*******TRIGGERS. Especially regarding physical violence against small children **************
If I was going to be proper about this, I would wait until April to bump this thread. However, it is on my mind now and I'd rather now wait to share what I know about the blue ribbon.
The blue ribbon as a reminder of child abuse is a symbol that is both broad and incredibly specific. It is broad in that it is intended to remind people of the horrors of all kinds of child abuse and that both genders are victimized. It is incredibly specific in that the color of the ribbon was chosen by Bonnie Finney because blue was the color of the bruises on the body of her dead grandson, little 3-year old Michael Wayne "Bubba" Dickinson.
Bonne Finney has told her story many times over the years. Here's a link to one letter she sent to a child abuse website:www.yesican.org/blueribbion.html
Three year old Bubba was removed from his abusive home in October 1988. Partly due to the lies of his mother, he was returned at the beginning of November. On Thanksgiving 1988, he was beaten severly for not eating his thanksgiving dinner. His mother didn't take him to the hospital. She told no one. The next day, little Bubba died. His poor broken body was shoved into a toolbox and thrown into a local swamp. His body was recovered March 9, 1989 -- 24 years ago today.
His mother, Belinda Dickinson, spent the next year trying to explain why she was not responsible for what happened to her children. After making bail, my parents took pity on her and she lived with my family for several months. My mother told the press that 26 year-old Belinda was a child herself and as much a victim of the abuse as Bubba and his sisters. I have a lot of issues regarding my parents bringing such a woman into our house, but for now I'll just say that for one reason or another, Belinda was able to convince my family and the entire church community that she should not be held liable for the death of her child. My job, I remember, was to cheer Belinda up when she was sad. The night before her sentencing, my brother and I were brought to her room and more or less told to keep her spirits up. So we played board games and sang songs and she told me that she was going to keep living with us (a blatant lie unless she honestly thought she was going to get off scott free). It was weird, but I already used to having the job of being the emotional stalwart in my disfunctional family. I just knew that she was my current assignment, and that my worth was wrapped up in my ability to keep other people calm and happy. Being 11, I was not even aware of what she had done until I attended her sentencing hearing and heard the terrible truth from the lips of the prosecutor. My parents never thought to prepare me for that shock, nor they ever attempt to talk with me about it afterward.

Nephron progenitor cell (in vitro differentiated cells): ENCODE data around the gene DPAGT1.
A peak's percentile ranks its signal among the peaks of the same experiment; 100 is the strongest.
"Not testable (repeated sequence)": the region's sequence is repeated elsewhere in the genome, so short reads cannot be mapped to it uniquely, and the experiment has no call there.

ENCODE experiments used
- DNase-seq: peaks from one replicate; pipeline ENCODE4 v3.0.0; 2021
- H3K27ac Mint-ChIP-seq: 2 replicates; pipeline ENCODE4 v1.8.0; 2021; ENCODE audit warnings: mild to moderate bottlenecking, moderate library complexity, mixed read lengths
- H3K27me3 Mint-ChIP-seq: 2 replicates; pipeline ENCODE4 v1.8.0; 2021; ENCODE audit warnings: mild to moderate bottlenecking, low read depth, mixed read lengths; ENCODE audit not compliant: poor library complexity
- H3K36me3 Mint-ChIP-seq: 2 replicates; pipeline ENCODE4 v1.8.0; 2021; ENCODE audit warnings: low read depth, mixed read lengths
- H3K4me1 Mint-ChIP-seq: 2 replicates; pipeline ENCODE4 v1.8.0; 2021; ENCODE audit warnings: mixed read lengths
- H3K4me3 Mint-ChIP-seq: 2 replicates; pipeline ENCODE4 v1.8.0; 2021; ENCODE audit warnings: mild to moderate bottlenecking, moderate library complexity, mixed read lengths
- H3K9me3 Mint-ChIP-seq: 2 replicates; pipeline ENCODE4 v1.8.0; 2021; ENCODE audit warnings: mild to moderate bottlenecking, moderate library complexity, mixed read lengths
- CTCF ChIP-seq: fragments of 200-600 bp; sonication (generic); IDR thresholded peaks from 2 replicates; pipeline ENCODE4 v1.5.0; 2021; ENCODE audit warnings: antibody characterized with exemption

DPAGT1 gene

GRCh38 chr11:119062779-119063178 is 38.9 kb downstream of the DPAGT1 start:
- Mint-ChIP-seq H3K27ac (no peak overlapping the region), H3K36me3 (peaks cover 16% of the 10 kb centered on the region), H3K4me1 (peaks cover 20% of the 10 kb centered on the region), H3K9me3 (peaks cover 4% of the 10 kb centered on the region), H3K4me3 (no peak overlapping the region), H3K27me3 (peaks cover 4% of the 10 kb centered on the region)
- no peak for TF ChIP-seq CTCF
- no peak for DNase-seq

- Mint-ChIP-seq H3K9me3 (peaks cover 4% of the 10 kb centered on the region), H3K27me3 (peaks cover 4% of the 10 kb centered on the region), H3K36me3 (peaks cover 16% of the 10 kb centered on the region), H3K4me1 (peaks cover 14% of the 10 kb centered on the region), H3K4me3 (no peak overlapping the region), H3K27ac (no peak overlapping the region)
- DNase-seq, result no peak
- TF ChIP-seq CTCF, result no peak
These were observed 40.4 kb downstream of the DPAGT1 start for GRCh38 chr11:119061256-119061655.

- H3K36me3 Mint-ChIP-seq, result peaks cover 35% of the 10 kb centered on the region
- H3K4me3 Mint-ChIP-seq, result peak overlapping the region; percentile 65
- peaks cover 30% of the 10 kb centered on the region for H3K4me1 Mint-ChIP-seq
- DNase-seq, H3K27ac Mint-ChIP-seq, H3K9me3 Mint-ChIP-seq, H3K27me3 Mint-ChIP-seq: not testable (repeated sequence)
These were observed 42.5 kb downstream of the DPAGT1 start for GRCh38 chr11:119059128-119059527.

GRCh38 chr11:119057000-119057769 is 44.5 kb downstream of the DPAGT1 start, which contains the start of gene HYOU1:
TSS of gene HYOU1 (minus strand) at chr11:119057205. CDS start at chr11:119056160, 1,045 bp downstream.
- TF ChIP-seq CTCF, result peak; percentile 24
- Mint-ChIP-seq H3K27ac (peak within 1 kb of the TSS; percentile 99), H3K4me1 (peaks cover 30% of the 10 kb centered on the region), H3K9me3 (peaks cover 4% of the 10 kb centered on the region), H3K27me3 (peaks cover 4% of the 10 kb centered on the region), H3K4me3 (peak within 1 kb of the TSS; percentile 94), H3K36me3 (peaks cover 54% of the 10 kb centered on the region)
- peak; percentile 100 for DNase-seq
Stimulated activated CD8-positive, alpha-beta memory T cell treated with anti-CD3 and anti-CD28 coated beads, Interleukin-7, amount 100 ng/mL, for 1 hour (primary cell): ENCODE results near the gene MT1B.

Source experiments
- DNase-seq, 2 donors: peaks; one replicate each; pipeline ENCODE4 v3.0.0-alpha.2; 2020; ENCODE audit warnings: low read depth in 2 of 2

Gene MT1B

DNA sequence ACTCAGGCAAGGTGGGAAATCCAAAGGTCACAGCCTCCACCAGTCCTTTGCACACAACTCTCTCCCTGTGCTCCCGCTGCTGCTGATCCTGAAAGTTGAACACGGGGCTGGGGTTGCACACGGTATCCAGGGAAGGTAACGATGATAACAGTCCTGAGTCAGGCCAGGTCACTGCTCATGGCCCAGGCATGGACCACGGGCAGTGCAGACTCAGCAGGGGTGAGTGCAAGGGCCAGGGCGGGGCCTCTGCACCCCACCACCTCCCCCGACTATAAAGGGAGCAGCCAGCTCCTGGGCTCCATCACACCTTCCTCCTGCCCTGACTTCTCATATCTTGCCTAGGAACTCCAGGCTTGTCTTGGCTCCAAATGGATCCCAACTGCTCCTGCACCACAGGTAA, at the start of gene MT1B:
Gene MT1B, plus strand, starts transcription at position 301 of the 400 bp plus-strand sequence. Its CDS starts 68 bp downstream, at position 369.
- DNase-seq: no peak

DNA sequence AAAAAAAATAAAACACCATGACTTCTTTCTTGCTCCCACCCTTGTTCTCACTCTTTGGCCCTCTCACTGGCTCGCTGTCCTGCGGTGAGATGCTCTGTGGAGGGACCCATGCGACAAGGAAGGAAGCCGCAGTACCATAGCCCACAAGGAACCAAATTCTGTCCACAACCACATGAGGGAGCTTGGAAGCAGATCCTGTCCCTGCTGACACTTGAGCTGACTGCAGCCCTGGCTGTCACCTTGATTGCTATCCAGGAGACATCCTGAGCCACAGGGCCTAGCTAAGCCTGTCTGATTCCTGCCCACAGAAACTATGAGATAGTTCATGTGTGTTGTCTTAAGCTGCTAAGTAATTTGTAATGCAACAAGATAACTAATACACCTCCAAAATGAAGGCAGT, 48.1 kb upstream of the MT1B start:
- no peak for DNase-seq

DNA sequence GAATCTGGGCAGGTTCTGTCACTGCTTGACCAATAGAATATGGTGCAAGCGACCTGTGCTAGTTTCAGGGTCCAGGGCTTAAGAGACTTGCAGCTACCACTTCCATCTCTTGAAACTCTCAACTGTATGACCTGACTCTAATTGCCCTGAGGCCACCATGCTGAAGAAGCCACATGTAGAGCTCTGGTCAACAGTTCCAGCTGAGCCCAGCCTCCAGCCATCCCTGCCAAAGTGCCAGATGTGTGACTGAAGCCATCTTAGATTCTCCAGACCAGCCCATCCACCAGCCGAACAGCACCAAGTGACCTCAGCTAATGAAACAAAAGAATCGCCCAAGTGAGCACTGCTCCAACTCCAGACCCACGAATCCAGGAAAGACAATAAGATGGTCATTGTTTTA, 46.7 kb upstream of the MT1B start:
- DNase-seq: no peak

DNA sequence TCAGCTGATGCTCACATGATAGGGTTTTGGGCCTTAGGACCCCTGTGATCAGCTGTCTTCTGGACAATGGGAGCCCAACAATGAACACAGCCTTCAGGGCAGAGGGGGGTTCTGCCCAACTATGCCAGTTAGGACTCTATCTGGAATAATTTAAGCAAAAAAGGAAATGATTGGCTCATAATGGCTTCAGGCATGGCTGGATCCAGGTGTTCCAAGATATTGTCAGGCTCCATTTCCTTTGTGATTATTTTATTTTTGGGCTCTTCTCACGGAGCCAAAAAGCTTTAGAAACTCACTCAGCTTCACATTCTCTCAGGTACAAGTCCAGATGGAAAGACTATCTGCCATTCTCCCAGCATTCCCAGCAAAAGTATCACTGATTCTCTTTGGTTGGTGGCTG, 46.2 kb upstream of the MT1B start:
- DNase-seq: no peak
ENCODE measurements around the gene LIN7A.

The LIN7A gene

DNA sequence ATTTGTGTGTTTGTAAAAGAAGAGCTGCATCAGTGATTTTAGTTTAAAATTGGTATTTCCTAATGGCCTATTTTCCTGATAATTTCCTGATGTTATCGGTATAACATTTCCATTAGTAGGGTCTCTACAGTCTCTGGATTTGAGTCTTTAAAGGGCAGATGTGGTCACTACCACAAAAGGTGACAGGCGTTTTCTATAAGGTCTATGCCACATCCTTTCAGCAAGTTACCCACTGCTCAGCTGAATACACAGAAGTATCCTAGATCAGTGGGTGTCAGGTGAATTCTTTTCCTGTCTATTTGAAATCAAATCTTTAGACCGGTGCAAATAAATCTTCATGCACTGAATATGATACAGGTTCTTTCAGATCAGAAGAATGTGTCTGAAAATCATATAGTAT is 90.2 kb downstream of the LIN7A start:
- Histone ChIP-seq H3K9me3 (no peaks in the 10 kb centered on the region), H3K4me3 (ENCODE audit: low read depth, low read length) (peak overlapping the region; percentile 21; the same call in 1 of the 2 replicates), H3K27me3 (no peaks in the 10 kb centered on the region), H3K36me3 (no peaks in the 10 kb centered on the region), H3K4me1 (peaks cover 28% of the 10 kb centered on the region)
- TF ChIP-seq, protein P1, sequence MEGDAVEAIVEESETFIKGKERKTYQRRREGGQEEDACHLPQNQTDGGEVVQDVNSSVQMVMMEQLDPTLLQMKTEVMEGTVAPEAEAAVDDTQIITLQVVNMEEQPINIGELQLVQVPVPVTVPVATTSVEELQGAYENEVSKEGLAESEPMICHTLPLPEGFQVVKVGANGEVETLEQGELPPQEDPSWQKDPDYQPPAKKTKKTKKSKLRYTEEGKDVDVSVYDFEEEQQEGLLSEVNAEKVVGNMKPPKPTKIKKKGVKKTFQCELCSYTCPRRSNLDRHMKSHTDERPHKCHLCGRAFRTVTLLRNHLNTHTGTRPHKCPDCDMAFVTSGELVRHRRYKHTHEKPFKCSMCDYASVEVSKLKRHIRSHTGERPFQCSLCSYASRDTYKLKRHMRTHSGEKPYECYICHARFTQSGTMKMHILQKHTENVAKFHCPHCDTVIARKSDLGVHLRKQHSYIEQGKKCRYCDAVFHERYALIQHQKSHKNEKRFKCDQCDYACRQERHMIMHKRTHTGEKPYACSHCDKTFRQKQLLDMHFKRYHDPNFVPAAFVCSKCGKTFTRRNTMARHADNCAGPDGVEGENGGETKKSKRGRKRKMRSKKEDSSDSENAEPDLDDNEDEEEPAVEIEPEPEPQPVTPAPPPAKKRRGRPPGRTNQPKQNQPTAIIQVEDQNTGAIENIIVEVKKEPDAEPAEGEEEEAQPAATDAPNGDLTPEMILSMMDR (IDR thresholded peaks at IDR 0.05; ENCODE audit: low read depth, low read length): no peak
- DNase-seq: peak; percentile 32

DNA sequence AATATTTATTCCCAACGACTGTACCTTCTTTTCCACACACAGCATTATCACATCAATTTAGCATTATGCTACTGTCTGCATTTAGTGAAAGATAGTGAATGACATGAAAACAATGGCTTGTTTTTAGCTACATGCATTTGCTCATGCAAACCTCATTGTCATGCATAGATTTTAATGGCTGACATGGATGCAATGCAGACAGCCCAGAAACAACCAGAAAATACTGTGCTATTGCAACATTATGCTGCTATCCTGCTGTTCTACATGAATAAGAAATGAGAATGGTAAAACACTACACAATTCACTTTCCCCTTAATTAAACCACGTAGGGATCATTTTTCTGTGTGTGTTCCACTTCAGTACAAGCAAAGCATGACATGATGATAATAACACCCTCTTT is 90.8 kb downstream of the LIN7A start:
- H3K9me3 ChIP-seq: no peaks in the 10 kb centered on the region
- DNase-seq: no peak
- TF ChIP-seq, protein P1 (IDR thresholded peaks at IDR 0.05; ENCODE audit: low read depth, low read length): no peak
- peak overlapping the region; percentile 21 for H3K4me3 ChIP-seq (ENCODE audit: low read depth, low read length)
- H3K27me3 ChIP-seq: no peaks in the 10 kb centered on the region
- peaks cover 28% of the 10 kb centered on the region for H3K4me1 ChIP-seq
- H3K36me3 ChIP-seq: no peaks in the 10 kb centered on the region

The court did not buy it, though they also stopped short of calling her a murderer despite the role of accomplice she played in 1)bringing her child into the situation, 2)lying to the authorities about his wounds, and 3) helping to cover up his death. On May 30, 1990, Belinda Dickinson was sentenced to five years on charges of criminal child neglect. She previously given testimony that helped convict her boyfriend of murder. He is still in jail.
Like many needy people that my mother brought into my life and then tired of, I only saw Belinda once more, when I was 12 and my mother decided I should visit her in jail to cheer her up. I didn't have much to say but I do remember staring at her and wondering why it was the job of people like me to make people like her feel better. About the same time, my father and I took a visit to Bubba's grave. I remember standing over the grave of this little boy I'd never met and feeling a profound sense of unfairness in life.
If I ever met Bonnie Finney, I don't remember her. I have no idea what happened to Belinda Dickinson after she made parole. This isn't a story about me. But it is a story that I became a small part of when I was young and has stayed with me. It is a story about adults acting liking children and children having to live (or die) with the actions of self-centered parents, who are more concerned with their own emotional neediness than with the physical and emotional needs of their children.
I don't see much about the blue ribbon where I live. I was surprised when I started looking up news articles on Bubba for my own healing and learned that the case was connected to a national movement. And I don't mean to hijack it by daring to include my own periphial suffering to Bubba's horrible tragedy. But I do think it is a sign that the cycle of abuse and narcissism doesn't stop by itself. People need to be aware. They need to ask questions. They need to listen to the children. I know all of you know this, I know that I am preaching to the choir. But I am hoping for three things here:
1) be sympathetic to forms of abuse other than your own.
2) never tire of spreading awareness and encouraging question asking. Acceptance of lies killed Bubba. Questioning them saved his sisters' lives.
3) reject the horrible lie that it is worth gambling the lives and souls of children to honor the emotional needs of the mother. Wounded as she may be herself, sacrificing her son's well-being (either physically or emotionally) is a crime mothers should not escape.
Thank you for reading.
1. I used old articles from the newspaper "The Virginia Pilot" to supplement my child's memory of these events.
2. I've given enough personal info here that my identity could be discovered if someone was really dedicated. I have nothing to be ashamed of, but I would prefer it if anyone who stumbles across this now or in the future reads it as a way to learn about Bubba and about abuse and not a way to figure out who I am.